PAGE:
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Which Line 6 Home Recording/Practice Set-Up is Best? (For recording metal/rock music)

Hey everyone, I'm just wondering if anyone has an opinion on this... It's been a while having lost all my equipment 4 years ago right when my band was very active. But right now I'm looking to get a home setup where I can easily record and practice. Nothing crazy or fancy, but something I can setup fairly quickly or take with me, but also something that will allow me to produce and record demos for my metal/nu-metal band, Caidema (http://www.facebook.com/caidemaband). 

I'm really interested in a direct recording But I also know that just mic'ing an amp can be much better. After a lot of research for my budget ($300) I've been looking at the Line 6 POD UX1 and the POD UX2. I'm Leaning more towards the Line 6 POD UX1 more than the other. What I'm not sure about is if if I should go with the UX1, or one of these: Line 6 POD 2.0, POD XT, or Pocket POD. All I need is to be able to plug my guitar and headphones into it (without an amplifier) and be able to practice whenever, wherever (and not lollipop off the neighbors.) I also need to be able to turn on my computer,set everything up, load up the PODfarm, audacity and record my guitar, vocals, etc. I have $300 to get what I need for the setup, required cables and wires, and microphone if possible.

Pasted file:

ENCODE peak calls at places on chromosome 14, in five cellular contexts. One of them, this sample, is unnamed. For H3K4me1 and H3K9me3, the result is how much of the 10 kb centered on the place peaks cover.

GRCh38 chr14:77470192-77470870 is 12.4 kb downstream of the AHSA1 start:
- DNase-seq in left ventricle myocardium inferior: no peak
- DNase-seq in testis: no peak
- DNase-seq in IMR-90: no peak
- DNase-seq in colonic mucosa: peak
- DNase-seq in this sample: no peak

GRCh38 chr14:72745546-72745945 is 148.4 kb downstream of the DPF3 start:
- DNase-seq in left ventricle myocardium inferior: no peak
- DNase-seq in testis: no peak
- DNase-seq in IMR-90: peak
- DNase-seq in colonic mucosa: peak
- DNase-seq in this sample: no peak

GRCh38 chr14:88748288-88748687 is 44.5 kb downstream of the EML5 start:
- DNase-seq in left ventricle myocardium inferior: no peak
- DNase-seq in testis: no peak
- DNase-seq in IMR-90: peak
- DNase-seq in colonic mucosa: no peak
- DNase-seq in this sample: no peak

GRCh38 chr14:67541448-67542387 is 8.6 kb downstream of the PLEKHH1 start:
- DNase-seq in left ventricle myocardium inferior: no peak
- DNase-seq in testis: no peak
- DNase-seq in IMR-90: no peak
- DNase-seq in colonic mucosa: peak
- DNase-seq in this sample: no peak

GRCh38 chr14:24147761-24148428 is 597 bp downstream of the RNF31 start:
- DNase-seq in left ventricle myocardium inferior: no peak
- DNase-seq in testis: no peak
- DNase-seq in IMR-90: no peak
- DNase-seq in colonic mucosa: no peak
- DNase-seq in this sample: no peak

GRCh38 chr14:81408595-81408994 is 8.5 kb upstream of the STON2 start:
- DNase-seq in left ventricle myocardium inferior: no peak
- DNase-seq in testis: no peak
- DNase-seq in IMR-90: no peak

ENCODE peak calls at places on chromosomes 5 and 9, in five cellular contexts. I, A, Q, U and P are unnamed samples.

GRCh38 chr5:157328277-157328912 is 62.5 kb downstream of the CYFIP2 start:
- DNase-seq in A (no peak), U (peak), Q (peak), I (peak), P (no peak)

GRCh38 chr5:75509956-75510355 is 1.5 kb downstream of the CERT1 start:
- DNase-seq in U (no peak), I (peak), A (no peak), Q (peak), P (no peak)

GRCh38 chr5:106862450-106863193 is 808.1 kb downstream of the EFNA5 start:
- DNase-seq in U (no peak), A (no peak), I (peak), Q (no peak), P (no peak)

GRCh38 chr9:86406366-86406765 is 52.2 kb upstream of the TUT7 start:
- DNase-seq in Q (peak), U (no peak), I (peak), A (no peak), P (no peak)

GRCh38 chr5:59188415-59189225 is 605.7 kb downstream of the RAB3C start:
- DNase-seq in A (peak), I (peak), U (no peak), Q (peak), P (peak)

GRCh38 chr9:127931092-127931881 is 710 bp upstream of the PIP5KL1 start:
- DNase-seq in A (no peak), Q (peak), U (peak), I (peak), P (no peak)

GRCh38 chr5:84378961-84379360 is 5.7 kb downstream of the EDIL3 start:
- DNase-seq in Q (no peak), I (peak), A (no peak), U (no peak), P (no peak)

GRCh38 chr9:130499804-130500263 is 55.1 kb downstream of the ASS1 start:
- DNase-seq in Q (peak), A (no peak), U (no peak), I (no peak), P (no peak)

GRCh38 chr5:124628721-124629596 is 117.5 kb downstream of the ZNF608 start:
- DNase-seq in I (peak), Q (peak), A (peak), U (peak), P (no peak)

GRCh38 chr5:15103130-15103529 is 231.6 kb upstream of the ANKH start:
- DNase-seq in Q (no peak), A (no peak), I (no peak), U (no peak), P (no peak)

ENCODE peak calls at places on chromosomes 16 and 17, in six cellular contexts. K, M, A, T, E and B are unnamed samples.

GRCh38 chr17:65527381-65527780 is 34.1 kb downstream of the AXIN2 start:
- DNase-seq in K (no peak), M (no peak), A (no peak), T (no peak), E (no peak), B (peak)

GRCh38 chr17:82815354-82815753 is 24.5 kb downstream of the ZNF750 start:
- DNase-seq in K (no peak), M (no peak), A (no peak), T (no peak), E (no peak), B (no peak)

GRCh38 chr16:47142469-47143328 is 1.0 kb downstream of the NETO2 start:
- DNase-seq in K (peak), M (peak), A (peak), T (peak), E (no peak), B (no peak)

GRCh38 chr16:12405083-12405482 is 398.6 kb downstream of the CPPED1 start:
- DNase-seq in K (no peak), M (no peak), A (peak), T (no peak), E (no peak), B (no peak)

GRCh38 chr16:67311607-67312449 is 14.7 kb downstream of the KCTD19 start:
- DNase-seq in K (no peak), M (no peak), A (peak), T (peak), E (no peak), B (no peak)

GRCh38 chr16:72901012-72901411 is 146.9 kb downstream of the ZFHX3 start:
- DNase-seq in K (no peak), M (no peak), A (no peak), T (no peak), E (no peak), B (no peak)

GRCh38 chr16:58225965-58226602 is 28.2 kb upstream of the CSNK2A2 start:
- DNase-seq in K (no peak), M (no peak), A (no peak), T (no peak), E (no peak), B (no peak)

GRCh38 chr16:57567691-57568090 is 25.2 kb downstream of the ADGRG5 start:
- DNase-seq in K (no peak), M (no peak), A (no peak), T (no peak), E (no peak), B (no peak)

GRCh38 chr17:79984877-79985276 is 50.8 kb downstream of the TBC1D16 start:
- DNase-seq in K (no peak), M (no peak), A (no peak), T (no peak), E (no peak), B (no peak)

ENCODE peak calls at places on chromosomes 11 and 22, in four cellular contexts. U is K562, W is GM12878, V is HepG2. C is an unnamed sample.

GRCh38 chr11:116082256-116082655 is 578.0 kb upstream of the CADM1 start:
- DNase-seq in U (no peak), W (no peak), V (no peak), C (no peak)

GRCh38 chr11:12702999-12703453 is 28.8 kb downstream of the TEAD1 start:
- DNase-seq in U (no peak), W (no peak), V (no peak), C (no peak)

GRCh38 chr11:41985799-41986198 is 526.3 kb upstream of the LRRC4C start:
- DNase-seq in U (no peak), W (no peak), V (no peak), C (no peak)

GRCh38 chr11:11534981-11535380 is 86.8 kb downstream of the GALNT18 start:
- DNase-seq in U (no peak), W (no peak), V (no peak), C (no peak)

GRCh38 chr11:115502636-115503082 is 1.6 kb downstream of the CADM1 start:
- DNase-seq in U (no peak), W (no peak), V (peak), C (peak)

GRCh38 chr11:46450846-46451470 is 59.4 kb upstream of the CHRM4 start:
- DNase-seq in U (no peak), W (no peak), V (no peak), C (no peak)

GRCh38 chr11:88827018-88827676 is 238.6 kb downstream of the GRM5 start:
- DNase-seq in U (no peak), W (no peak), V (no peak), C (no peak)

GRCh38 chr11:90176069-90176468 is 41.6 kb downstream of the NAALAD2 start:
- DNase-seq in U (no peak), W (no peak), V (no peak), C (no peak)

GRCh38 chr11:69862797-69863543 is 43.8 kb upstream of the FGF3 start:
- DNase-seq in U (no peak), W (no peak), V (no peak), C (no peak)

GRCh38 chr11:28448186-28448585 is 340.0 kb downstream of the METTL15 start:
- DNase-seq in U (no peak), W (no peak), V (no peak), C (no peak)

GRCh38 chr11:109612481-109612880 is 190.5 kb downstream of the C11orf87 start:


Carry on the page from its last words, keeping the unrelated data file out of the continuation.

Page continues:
Down the line I'll buy more equipment, but for now I just need a simple "I live on my grandfather's couch" setup. Just not sure which one of those I should go with. OR would it be better to go with my other option: buy a 15-30w Line 6 spider amp, buy a microphone to mic the amp, and buy a different USB Audio Interface. (All for under $300 somehow)

What do you guys think? 

Line 6 POD Studio UX1 or Line 6 POD 2.0, Line 6 PODxt, POD Pocket
(Or if there is any other product I don't have listed please let me know)

 â€¢ Line 6 POD Studio UX1 (with Podfarm)

 â€¢ Line 6 POD 2.0

ʉۢ Line 6 Pocket Pod (used)

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Keep in mind the PODxt is a legacy item.,

 

That being said, IMHO it is a good starter, the nice about it is you can direct record the modeled sounds, and use it as a standalone with no computer.

 

However, the UX series offers a nice recording workflow, and gives you the plug-in.

 

With a budget of $300, you should be able to score a POD X3, it is also legacy, but in a nutshell, it is a PODxt X 2, and comes fully loaded with all the model packs, and you would have POD Farm 1.12 plug-in.

 

As you move forward, you may want to research compiling Audacity with ASIO drivers or moving into a DAW that supports ASIO.

 

Are you familiar with amp micing?

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I would second the X3 but would score an XT while waiting for a deal on one - depends on the $ and you can always flip the XT later. If you do check out some used XTs watch the startup screen to see if any model packs are already loaded. They will be functional until you register it or if the seller is cool transfers the pack to your account then they are yours.

 

Also check out Reaper for use as a DAW mostly so you can add drums to the tracks.

 

Score an old Peavey 1x12 Bandit run it into the FX loop and you have practice band volume to spare too.

 

-B